Why, then, did settlers continue to come? Vast tracts of land with deep, rich soil for cultivation awaited any who could muster the courage and capital to make the trip. And for the less fortunate, reasonably good land and loans from shaky and sometimes shady lenders could be obtained. Life might be hard but moving west seemed, to many, the best way to open new opportunities for both themselves and their children.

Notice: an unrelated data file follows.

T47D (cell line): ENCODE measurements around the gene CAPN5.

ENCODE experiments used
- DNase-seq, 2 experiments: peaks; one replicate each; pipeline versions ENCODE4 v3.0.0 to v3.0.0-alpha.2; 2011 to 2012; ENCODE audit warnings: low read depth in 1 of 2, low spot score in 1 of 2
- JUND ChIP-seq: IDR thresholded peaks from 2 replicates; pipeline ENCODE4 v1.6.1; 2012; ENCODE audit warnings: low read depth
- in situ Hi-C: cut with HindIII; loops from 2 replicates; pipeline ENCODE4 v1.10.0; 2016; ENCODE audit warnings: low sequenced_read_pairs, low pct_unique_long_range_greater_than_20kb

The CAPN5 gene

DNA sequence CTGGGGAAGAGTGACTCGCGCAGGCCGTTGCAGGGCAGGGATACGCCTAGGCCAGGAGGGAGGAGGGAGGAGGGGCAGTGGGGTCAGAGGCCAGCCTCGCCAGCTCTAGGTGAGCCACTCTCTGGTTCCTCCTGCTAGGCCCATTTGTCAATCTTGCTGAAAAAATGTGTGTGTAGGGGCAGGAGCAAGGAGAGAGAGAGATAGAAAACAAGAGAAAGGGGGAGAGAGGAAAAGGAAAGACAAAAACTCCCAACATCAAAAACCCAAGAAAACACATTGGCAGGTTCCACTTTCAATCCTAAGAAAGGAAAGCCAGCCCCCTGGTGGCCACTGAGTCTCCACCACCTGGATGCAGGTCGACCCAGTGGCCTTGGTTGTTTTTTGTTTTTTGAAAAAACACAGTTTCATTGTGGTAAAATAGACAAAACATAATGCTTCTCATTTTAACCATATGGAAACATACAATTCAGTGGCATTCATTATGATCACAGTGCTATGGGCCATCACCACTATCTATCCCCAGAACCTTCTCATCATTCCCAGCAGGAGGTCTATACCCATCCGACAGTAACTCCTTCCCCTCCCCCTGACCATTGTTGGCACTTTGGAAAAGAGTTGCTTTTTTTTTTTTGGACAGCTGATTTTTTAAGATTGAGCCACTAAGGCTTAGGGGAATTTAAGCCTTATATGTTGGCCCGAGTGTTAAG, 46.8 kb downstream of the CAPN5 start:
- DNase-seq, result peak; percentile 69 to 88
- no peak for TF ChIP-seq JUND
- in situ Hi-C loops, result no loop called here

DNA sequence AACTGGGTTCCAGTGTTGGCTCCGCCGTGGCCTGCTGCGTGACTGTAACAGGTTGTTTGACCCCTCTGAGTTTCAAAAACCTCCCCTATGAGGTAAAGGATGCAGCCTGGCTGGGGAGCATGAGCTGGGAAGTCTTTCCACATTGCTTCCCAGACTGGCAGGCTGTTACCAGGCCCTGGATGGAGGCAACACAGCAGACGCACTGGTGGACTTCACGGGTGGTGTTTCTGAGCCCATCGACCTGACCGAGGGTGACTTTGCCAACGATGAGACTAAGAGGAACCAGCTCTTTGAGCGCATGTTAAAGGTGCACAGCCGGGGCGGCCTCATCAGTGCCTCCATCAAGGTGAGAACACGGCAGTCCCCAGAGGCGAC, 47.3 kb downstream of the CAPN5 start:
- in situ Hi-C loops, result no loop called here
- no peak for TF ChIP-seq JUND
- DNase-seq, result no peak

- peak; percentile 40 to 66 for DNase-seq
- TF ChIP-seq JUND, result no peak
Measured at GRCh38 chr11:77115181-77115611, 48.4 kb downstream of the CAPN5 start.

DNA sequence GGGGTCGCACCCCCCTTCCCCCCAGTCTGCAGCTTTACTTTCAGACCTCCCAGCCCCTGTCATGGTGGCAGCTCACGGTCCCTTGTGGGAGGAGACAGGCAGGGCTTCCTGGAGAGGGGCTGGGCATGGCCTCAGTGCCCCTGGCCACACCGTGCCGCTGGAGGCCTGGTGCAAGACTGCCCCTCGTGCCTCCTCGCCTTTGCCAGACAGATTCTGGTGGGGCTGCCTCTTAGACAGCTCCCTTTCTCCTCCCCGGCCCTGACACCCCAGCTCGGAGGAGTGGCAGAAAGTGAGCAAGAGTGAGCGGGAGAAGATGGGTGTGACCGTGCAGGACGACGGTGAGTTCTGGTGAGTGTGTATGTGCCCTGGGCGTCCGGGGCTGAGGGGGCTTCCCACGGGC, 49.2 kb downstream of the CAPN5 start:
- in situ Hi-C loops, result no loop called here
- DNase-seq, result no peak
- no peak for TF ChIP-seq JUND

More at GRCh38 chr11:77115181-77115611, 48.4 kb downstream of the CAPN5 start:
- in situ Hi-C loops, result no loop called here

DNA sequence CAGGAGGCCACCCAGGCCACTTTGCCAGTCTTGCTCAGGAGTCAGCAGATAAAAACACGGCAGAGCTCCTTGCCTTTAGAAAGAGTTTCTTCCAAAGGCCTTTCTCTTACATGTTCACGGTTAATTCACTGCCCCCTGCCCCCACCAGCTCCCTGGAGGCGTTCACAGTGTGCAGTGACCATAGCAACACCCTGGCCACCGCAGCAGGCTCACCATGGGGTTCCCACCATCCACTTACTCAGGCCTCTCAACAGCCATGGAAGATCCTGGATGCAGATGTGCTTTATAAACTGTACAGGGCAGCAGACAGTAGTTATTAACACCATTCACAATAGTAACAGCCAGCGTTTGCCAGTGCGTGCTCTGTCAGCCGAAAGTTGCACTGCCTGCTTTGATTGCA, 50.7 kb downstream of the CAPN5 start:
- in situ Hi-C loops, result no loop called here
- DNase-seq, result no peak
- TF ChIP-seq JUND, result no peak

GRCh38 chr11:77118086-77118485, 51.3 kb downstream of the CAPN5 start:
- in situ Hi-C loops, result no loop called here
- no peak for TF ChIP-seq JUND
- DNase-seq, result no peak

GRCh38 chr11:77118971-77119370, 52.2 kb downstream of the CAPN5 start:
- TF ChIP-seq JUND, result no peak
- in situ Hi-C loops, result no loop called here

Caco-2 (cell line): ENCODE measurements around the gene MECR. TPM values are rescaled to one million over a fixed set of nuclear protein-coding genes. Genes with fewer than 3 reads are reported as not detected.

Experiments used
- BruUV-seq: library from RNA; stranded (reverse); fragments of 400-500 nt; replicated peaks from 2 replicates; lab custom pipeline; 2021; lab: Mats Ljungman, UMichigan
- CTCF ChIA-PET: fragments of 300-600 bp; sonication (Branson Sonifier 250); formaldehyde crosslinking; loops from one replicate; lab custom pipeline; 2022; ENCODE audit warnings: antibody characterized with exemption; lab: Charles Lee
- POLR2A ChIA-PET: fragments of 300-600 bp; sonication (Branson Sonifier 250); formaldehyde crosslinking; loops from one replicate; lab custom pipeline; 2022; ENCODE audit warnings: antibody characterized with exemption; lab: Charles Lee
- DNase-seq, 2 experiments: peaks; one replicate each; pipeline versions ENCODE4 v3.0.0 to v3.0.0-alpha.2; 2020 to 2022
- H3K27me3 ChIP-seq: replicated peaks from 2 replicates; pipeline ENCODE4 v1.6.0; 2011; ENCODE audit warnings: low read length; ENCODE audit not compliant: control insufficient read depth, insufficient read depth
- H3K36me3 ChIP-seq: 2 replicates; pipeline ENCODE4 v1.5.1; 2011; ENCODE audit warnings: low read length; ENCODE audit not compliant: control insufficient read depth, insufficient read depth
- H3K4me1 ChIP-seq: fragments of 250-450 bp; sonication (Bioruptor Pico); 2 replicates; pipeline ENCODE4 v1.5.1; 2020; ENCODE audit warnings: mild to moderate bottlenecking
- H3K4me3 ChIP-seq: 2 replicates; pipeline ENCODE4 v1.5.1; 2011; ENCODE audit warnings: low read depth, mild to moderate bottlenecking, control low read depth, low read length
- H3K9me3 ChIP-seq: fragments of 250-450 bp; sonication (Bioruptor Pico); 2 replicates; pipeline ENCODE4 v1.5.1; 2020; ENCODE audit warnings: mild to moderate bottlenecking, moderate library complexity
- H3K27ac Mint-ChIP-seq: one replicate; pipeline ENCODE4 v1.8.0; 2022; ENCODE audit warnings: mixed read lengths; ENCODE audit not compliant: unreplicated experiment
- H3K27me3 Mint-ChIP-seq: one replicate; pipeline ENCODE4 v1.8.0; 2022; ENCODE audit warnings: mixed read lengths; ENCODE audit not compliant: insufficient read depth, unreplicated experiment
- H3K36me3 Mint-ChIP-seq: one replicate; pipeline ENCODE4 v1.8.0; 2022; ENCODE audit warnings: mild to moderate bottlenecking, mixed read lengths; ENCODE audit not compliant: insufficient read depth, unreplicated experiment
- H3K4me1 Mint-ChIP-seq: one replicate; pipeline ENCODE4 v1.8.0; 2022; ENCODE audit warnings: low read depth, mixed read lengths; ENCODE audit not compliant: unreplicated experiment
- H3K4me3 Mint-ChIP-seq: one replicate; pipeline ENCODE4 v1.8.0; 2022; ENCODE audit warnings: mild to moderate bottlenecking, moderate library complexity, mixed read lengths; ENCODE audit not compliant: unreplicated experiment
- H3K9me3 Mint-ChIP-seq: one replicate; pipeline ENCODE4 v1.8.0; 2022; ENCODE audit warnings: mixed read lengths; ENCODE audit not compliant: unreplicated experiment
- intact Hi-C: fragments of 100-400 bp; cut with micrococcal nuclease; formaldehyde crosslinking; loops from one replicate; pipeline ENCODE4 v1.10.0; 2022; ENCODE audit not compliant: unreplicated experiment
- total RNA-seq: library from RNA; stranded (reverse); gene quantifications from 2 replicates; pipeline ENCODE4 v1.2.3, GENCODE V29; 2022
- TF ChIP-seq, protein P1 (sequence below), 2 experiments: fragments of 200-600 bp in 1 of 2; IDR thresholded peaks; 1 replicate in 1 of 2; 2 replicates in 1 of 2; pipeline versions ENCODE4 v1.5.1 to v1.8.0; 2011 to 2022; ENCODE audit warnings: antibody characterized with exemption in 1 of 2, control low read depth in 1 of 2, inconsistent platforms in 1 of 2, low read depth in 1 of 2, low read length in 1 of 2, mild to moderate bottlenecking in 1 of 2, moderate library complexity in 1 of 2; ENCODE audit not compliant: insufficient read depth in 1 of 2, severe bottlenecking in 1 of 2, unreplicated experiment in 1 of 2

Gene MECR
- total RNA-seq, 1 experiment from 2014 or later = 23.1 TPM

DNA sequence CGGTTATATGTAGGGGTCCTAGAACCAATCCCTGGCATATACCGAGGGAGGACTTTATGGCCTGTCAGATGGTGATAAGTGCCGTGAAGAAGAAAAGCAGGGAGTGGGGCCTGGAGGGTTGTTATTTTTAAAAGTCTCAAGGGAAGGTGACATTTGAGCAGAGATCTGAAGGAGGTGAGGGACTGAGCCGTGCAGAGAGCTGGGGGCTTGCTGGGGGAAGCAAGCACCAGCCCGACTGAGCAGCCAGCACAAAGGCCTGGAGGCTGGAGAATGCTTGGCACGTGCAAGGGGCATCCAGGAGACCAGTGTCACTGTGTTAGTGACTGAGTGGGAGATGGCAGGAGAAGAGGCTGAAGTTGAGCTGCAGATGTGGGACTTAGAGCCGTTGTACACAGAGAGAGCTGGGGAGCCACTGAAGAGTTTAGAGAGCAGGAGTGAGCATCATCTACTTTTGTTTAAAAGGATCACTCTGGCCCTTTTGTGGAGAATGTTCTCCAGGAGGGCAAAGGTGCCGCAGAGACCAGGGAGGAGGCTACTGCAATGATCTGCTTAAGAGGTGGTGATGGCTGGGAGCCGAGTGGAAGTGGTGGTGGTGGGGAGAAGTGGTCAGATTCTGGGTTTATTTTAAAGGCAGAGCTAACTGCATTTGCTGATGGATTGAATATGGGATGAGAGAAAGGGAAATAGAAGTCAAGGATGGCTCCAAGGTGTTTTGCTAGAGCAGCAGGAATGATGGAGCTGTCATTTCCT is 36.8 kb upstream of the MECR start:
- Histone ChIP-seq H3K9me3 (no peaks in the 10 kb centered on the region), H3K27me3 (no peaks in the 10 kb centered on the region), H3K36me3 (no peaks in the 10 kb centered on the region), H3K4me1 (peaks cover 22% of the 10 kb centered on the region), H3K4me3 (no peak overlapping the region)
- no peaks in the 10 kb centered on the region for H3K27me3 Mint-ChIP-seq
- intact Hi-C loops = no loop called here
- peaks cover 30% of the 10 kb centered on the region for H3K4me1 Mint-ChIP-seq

Creek Indians controlled much of this region—a matter of perpetual concern. But relations generally had been amiable between whites and Indians in the past. If differences arose, settlers reassured themselves that the Louisiana land purchase of 1803 was being settled in an orderly way with no Indian wars. Surely a similarly cordial accord could happen in the Mississippi Territory, could it not?